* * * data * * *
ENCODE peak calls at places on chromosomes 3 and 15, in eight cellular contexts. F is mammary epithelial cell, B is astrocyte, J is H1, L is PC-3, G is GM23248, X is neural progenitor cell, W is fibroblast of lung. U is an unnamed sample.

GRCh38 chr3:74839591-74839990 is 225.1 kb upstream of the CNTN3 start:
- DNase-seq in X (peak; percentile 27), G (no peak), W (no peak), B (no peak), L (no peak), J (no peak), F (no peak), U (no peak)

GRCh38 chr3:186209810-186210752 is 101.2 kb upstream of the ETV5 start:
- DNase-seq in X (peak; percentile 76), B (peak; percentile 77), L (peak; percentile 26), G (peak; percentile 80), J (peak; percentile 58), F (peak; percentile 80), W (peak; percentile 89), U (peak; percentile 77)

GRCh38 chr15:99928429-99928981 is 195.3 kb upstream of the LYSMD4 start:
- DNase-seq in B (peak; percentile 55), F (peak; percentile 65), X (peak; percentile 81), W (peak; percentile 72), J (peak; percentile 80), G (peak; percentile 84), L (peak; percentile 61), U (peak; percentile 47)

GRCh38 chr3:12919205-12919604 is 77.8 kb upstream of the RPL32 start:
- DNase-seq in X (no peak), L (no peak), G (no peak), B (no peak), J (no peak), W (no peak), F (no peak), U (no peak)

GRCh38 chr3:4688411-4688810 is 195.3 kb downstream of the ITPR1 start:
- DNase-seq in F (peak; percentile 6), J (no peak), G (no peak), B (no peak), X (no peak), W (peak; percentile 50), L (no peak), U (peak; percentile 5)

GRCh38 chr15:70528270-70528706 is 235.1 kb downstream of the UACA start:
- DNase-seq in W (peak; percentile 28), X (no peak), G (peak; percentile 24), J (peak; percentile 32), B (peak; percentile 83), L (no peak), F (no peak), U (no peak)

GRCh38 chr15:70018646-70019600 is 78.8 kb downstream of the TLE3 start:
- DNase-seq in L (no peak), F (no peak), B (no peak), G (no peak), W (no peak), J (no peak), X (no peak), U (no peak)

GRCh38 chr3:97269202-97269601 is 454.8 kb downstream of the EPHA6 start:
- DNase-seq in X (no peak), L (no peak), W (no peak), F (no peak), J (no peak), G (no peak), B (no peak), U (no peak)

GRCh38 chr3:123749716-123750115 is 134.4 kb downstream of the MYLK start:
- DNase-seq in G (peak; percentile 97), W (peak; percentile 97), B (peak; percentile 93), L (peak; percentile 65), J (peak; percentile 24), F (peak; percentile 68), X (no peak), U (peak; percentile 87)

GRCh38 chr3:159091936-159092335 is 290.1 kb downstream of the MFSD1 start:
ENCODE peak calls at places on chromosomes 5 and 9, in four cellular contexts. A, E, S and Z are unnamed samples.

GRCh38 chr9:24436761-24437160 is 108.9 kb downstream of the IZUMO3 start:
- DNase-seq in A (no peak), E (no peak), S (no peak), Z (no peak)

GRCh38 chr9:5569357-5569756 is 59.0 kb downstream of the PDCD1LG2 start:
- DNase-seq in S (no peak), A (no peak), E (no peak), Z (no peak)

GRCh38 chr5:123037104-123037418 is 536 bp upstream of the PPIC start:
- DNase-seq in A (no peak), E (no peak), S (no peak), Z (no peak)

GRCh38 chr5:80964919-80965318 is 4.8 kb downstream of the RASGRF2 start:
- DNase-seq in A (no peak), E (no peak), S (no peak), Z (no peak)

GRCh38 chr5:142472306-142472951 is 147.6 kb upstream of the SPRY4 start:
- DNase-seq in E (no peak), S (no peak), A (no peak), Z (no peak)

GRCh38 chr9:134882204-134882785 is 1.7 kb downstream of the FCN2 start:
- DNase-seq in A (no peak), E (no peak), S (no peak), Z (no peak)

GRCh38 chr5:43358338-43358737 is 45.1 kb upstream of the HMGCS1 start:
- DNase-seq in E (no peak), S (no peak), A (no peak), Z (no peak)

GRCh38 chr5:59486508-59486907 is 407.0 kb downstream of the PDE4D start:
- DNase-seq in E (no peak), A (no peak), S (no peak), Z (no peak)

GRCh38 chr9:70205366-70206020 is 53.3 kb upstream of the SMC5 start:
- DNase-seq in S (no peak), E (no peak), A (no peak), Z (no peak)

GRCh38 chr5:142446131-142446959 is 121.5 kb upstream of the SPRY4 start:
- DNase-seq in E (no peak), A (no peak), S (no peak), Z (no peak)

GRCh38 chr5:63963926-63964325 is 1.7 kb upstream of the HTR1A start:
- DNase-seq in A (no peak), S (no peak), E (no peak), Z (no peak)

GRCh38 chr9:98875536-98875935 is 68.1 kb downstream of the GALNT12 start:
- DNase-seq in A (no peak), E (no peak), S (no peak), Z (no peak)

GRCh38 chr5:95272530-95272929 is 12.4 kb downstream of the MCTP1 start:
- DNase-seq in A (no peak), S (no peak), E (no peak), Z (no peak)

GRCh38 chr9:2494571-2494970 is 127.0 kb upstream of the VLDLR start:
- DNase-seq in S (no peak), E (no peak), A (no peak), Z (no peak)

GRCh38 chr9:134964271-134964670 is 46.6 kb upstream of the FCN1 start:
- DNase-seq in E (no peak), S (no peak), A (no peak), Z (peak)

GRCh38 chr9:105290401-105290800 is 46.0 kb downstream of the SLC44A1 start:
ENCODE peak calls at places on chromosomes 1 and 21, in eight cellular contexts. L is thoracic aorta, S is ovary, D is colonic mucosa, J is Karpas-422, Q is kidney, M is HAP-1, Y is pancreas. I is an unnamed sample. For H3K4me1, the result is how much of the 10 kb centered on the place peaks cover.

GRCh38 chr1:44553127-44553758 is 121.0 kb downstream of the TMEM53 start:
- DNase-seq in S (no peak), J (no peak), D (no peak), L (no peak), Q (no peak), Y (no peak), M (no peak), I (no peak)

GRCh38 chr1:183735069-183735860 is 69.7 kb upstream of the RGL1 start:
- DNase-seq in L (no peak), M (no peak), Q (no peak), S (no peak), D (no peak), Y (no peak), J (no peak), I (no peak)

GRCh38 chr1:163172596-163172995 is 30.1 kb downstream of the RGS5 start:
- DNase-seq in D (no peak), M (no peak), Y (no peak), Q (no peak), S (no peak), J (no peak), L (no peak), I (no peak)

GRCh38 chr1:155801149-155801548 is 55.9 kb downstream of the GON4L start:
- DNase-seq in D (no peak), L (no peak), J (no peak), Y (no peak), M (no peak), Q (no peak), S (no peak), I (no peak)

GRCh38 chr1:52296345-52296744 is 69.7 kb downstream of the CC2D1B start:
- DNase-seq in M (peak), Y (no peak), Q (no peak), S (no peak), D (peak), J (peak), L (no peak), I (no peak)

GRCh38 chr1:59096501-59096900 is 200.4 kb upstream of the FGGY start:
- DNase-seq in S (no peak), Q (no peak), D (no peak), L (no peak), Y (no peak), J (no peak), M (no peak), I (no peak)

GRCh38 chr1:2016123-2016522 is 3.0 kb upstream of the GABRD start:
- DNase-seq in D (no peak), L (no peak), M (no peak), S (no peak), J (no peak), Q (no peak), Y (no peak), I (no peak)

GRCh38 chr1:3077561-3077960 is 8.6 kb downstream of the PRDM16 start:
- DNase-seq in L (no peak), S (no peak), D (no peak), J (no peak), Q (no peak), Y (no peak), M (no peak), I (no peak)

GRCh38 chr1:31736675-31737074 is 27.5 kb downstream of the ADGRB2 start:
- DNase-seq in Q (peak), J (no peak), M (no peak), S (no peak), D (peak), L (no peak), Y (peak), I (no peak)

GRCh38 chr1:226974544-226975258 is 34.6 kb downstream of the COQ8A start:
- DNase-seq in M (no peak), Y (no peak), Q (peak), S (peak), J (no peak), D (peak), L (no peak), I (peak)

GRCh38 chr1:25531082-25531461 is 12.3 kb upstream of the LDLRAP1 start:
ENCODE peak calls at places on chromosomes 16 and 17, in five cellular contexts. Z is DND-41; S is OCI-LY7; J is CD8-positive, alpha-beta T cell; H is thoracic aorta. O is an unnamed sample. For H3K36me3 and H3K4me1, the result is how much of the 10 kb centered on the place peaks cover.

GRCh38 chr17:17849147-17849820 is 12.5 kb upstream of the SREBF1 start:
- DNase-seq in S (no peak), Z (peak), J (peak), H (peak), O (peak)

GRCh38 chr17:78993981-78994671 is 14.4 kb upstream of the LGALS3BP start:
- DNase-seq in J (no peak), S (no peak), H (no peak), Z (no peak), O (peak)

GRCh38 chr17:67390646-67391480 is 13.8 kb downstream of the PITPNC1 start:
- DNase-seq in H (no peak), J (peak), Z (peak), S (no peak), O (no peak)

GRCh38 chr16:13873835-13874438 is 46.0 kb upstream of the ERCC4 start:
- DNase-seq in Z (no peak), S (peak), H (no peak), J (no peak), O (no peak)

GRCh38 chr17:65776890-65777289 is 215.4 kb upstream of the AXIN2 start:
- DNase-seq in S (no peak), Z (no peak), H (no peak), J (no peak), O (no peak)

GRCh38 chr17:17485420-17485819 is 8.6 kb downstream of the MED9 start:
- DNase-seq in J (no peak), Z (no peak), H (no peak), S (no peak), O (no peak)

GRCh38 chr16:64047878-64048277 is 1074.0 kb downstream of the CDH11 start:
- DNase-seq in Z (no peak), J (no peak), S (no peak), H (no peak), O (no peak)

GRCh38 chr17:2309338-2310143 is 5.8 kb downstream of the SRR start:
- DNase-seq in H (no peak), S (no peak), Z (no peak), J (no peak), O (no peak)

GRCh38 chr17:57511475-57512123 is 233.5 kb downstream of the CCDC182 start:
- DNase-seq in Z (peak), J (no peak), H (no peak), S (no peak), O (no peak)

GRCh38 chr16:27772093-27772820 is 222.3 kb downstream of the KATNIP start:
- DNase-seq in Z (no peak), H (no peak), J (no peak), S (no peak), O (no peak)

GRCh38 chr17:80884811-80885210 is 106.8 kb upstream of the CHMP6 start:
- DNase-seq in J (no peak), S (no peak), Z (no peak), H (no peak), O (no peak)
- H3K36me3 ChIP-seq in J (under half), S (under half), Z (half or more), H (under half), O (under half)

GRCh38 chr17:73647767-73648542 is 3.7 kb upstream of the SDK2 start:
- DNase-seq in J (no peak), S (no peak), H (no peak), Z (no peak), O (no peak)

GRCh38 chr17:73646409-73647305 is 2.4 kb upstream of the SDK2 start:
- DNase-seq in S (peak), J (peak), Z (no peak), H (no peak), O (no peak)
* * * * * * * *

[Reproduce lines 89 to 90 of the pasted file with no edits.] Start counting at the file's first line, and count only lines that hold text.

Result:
- DNase-seq in Z (no peak), J (no peak), S (no peak), H (no peak), O (no peak)

GRCh38 chr17:2309338-2310143 is 5.8 kb downstream of the SRR start: